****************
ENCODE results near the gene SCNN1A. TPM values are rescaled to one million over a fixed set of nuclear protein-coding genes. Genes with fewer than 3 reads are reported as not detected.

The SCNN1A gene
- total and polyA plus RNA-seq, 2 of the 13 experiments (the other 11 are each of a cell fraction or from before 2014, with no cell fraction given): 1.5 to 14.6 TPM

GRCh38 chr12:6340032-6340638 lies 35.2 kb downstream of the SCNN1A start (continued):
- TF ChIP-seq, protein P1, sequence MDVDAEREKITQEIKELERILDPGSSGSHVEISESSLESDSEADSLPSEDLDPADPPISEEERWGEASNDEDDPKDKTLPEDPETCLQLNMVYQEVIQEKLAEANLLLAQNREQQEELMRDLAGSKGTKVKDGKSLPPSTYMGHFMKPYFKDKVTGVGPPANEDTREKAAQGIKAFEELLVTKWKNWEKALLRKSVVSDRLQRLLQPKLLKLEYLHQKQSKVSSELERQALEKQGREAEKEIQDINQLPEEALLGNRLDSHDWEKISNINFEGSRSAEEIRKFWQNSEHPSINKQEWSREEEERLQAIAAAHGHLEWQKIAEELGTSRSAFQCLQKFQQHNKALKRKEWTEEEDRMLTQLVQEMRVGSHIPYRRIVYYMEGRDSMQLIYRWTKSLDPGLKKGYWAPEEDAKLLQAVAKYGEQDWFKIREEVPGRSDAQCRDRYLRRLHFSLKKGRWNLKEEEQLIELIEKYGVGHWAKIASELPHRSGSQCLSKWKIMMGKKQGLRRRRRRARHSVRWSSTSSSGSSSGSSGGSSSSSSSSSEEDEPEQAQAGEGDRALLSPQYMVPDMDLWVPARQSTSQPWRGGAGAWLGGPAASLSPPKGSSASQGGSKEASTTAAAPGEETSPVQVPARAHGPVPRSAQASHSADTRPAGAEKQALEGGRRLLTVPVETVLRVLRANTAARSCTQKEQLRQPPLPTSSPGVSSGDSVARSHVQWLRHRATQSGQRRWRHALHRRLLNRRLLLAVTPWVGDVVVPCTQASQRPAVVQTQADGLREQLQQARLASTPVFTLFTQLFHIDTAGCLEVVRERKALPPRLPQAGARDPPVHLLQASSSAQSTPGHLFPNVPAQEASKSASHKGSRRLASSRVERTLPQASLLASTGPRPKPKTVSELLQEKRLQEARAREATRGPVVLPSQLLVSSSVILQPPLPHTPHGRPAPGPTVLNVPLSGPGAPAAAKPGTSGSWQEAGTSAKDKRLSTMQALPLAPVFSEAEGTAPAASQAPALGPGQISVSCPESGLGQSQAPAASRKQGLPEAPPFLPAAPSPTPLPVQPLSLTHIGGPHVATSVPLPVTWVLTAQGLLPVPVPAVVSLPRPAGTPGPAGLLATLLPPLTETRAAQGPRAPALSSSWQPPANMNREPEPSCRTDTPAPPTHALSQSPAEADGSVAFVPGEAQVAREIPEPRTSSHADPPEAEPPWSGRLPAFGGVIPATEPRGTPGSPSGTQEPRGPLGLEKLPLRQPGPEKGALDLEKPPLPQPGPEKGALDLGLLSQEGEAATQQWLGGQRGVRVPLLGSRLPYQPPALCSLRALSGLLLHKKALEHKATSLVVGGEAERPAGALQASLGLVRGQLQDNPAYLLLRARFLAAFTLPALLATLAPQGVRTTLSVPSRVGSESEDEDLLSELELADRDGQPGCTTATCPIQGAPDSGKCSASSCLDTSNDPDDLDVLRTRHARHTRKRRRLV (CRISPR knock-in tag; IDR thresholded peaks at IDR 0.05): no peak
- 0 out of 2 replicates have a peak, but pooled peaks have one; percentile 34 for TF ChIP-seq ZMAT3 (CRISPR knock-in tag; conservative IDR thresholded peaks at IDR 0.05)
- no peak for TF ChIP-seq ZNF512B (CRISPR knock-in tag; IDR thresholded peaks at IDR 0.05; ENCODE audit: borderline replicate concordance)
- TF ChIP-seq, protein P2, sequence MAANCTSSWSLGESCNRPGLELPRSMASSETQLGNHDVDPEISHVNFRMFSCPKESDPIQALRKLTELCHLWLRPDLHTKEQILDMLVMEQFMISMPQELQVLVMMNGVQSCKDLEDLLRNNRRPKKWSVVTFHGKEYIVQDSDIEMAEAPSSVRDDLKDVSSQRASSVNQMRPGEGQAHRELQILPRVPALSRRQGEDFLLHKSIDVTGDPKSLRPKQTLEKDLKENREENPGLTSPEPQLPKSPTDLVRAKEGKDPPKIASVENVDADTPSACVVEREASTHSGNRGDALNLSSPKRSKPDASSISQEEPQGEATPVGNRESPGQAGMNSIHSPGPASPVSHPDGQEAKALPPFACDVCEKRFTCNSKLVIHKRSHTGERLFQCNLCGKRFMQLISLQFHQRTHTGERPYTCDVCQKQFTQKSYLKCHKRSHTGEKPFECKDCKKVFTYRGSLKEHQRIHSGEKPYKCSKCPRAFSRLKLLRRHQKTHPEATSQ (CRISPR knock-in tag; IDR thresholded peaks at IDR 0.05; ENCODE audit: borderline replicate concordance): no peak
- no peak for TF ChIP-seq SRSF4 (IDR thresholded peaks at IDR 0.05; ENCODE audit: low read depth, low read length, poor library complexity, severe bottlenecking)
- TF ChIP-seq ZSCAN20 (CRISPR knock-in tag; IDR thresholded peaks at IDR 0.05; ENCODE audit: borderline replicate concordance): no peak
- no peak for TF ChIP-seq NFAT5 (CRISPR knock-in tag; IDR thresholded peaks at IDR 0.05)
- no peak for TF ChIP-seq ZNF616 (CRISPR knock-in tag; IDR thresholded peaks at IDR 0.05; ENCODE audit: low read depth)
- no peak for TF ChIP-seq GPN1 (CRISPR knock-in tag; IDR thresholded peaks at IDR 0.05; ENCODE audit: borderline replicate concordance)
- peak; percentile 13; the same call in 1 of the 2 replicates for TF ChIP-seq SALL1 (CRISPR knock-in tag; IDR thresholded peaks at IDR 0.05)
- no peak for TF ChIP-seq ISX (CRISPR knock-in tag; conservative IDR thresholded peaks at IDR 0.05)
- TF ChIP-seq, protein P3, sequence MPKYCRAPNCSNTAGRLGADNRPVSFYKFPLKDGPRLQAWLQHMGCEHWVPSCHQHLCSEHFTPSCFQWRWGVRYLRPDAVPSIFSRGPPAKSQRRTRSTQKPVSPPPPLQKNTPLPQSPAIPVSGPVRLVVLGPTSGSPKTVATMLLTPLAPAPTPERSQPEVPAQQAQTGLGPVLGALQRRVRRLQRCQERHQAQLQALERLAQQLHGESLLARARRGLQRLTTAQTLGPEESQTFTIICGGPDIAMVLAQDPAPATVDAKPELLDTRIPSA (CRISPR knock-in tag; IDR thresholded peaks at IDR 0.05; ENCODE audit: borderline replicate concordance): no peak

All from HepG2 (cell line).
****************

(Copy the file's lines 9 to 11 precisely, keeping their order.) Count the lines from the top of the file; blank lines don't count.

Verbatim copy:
- no peak for TF ChIP-seq SRSF4 (IDR thresholded peaks at IDR 0.05; ENCODE audit: low read depth, low read length, poor library complexity, severe bottlenecking)
- TF ChIP-seq ZSCAN20 (CRISPR knock-in tag; IDR thresholded peaks at IDR 0.05; ENCODE audit: borderline replicate concordance): no peak
- no peak for TF ChIP-seq NFAT5 (CRISPR knock-in tag; IDR thresholded peaks at IDR 0.05)